I challenge the argument that the best targets for security marketing are CISOs and CSOs.
Sure, CISOs are making business decisions, but are they the influencers you want?
Since all the security companies I talk to want to market to CISOs, I have to assume CISOs are subjected to a lot of direct pitches from security firms.
One CISO friend of mine says he ignores most direct pitches from security vendors and leans on his team members, who he’s hired and already trusts, to come to him with recommended solutions that they’ve researched, tested, and vetted.
He doesn’t test solutions. That’s the job of his support staff.
If other CISOs operate like this, wouldn’t it make sense for security vendors to ignore the C-level employees and focus their marketing efforts on those at least a level below, the directors?
Marketing to security directors is not a new strategy. Vendors are well aware that the CISOs’ security staff are responsible for choosing, testing, and recommending security products.
I argue that, in general, the people who operate under the CISO have greater influence to select security products for review. For many IT vendors, not just security, the major sales problem is, “Are they even a consideration?”
At the consideration level, CISOs might actually have less impact as to which security firms/products are reviewed. Yes, there are plenty of caveats. Most notably if a vendor or an employee with that vendor has a pre-existing relationship with the CISO or the CISO simply has pre-existing knowledge of a company and its products.
For example, a CISO may know they need a firewall solution, will make the final decision on a firewall, and will purchase a firewall, but they might not be in a position to determine what will be the firewall options. They often leave that decision up to their staff to do the research and give them advice on the best firewalls. The CISO’s staff will be the ones who create the consideration list.
This behavior is the result of a four-level information hierarchy in IT, explains Bruce Barnes (@bbarnes84), co-founder of CIO Solutions Gallery. Technology can only manage the first two levels. The first of which is creating or acquiring data, and then from that data security vendors can produce information. It is up to directors to derive knowledge from that information, which is then brought to the CISO or CSO who now must gain insight from that knowledge. And if they can’t gain any insight, is the problem that they haven’t garnered the proper knowledge?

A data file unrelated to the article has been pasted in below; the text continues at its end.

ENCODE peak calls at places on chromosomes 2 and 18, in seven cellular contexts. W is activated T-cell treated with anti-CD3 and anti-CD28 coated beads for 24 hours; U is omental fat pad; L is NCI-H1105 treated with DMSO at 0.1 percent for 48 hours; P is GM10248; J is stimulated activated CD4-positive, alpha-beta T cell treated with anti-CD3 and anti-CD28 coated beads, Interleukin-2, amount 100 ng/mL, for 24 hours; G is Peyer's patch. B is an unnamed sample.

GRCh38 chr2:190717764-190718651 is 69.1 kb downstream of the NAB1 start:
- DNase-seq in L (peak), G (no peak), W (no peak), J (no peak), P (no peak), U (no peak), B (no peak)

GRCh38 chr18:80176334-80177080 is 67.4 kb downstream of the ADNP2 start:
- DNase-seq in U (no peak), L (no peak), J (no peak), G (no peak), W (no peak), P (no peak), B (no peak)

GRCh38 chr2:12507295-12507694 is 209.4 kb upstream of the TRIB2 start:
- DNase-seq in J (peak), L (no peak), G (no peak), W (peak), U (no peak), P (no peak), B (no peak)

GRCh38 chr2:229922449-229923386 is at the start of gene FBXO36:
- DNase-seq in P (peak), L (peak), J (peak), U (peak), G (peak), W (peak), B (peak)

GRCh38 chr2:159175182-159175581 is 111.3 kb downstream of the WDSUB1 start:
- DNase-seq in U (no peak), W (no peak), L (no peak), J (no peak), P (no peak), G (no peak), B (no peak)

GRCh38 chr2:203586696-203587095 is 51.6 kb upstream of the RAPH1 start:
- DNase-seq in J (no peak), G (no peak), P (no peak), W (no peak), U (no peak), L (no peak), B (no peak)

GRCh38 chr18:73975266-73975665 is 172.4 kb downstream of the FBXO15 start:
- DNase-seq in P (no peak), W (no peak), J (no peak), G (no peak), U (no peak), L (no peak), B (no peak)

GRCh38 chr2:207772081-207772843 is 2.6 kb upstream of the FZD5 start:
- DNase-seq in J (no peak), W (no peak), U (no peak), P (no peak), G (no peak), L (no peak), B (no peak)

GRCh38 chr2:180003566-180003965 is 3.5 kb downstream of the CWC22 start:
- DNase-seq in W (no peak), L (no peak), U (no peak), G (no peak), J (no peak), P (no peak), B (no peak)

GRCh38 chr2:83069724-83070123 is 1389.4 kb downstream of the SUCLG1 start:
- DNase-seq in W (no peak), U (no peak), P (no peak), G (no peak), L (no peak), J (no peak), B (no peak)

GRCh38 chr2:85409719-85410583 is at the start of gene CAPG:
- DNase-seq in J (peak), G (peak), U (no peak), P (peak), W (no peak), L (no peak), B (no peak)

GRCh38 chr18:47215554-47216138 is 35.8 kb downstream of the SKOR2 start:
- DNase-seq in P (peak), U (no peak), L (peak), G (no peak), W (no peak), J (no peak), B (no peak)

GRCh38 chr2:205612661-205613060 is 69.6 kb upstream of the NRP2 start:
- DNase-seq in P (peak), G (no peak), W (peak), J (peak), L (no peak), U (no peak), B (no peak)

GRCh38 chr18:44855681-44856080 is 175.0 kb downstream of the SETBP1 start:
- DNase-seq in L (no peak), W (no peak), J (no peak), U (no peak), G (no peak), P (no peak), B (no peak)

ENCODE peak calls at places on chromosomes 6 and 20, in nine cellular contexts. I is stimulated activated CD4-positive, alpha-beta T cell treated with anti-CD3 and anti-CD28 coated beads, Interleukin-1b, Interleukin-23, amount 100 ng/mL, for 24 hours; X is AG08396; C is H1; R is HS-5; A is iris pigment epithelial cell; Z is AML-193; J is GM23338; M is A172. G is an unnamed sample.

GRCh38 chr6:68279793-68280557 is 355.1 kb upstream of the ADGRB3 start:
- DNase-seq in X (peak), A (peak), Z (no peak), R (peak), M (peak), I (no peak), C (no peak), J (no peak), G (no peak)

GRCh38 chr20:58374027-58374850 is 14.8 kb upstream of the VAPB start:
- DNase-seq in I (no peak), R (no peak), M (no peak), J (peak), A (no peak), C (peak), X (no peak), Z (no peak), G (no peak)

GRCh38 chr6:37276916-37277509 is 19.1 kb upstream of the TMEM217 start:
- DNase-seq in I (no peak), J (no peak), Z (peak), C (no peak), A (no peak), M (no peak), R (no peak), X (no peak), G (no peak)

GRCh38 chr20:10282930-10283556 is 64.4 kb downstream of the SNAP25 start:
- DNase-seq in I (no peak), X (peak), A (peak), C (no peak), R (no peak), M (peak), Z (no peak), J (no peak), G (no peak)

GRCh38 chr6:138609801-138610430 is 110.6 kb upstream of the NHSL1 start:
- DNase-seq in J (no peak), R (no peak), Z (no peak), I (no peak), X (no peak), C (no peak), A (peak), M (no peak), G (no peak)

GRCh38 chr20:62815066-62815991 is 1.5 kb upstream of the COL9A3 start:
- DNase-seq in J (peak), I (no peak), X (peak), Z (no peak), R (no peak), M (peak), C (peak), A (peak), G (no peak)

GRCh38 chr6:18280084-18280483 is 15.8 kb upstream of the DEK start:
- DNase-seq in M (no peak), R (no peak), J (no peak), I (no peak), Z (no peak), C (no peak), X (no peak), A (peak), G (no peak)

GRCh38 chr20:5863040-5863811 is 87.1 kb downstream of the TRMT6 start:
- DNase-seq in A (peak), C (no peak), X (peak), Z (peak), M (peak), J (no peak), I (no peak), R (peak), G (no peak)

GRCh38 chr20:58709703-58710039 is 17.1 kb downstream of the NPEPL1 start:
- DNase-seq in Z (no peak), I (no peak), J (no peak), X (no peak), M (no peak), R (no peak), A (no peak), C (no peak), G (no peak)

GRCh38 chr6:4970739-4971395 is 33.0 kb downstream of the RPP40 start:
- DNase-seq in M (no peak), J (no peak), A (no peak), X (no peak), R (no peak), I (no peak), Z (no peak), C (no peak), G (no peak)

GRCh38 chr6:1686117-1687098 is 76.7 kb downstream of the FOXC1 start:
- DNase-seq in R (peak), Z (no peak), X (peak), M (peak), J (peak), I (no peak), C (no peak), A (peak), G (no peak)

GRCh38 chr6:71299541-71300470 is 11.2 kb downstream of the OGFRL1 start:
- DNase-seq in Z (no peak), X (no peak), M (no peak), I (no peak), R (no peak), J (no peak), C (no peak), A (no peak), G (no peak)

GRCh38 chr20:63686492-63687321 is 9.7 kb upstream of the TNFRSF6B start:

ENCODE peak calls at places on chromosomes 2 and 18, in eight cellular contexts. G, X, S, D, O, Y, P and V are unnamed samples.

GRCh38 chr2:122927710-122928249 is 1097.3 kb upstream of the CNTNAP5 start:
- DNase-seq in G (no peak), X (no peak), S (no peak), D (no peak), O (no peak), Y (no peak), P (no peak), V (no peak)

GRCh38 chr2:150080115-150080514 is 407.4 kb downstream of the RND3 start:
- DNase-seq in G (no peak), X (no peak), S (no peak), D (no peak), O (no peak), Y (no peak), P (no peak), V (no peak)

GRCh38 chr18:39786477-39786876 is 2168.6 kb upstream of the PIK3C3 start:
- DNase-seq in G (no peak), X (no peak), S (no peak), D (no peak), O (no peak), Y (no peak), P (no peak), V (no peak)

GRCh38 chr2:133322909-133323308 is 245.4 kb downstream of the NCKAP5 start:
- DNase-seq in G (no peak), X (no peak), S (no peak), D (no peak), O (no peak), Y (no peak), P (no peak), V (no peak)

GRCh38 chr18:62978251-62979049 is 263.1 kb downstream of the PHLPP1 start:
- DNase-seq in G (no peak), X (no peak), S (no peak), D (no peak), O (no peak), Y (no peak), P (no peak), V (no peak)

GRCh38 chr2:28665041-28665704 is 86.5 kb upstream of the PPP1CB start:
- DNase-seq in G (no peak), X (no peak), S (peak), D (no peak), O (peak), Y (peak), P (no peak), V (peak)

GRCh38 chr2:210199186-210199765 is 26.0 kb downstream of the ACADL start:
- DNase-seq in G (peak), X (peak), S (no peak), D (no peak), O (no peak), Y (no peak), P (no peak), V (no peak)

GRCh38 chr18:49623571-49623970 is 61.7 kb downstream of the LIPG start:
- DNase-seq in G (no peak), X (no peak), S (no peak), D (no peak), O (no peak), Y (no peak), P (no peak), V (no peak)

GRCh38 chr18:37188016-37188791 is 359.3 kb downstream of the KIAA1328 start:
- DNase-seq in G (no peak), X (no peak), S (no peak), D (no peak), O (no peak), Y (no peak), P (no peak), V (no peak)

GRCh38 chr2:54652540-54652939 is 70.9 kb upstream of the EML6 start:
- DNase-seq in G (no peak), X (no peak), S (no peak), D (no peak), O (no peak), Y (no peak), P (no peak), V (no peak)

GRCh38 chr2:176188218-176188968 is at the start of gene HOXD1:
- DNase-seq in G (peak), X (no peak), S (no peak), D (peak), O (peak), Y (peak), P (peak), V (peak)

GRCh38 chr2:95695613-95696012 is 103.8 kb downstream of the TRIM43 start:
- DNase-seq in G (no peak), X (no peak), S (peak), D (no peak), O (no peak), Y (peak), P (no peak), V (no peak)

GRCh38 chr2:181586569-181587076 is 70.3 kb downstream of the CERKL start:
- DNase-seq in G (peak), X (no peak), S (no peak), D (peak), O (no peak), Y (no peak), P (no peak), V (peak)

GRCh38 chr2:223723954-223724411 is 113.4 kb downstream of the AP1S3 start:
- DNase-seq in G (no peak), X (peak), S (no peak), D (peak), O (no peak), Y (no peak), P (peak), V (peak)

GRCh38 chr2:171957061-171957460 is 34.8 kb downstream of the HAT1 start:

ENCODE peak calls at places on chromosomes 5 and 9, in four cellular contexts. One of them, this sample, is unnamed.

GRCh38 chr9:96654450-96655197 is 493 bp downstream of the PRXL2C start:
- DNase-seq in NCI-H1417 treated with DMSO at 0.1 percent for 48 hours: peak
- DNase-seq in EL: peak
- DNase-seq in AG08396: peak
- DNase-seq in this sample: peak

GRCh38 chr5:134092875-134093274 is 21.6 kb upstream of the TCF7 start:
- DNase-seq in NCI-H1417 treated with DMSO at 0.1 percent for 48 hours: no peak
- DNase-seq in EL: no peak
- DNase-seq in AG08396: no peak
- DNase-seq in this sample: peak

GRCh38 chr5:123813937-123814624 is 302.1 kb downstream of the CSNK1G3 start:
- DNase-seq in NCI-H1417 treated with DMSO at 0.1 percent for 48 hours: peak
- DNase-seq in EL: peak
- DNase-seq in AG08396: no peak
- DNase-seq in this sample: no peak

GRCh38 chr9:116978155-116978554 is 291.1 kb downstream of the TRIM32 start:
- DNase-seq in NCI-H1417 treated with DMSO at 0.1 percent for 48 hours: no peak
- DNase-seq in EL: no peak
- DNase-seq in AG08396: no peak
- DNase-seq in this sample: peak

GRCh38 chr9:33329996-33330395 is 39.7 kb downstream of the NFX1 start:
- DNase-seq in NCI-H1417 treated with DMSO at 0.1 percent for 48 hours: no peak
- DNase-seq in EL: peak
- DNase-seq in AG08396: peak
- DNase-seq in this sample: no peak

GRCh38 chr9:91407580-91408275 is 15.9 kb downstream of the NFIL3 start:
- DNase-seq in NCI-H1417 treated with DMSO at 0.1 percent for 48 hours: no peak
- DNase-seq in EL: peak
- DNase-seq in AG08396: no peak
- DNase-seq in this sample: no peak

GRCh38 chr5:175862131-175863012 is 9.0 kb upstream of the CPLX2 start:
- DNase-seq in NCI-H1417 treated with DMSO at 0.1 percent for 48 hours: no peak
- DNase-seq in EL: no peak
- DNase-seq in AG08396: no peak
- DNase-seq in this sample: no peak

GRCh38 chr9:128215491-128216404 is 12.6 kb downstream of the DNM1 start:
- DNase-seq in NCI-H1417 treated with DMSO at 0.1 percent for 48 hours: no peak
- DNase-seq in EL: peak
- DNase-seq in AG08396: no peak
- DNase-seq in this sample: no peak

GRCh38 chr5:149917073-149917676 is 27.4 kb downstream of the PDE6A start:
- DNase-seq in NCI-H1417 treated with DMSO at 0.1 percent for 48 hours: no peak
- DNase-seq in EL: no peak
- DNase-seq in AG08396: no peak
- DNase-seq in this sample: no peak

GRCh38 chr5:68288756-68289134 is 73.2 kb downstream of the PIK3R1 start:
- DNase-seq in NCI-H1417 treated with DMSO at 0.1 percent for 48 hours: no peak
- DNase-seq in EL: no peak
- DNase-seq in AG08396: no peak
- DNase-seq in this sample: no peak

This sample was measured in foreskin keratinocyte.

It appears to me that the trusted employee network just below the CISO is a far more valuable audience to influence. They are not receiving nearly the same number of sales pitches as the CISO, they already have their boss’ trust, and they’re the ones responsible for vetting the products. They are the ones closest to the knowledge.
One security vendor I spoke with didn’t agree with that sentiment because they claimed their sales cycle was cut by months if they can get to the CISO first.
“It’s easier targeting the folks that influence the CISO, but that’s always going to be more of an uphill battle and longer sales cycle,” admitted Adrian Sanabria (@sawaba), director of research, Savage Security.
In some cases, given the nature of your product, you probably don’t want to pitch the CISO.
But that’s not true for all security solutions, added Farnum, “If you have across the board products that you market as a solution, then the CISO can often help drive that.”
“Targeting the actual users of the products/services is what makes sense,” said Mike Johnson, CISO, Lyft. “In 99 percent of the cases, that’s not the CISOs. In 75 percent of the cases, it’s not the directs of the CISOs.”
It’s wishful thinking that your decisions will be that black and white. Often the decision of who to market to will be made for you.
“In many cases marketing to the CISO won’t be possible. The CISO is so pestered it’s pointless. So marketing to those under the CISO is all you’ve got,” said Sanabria.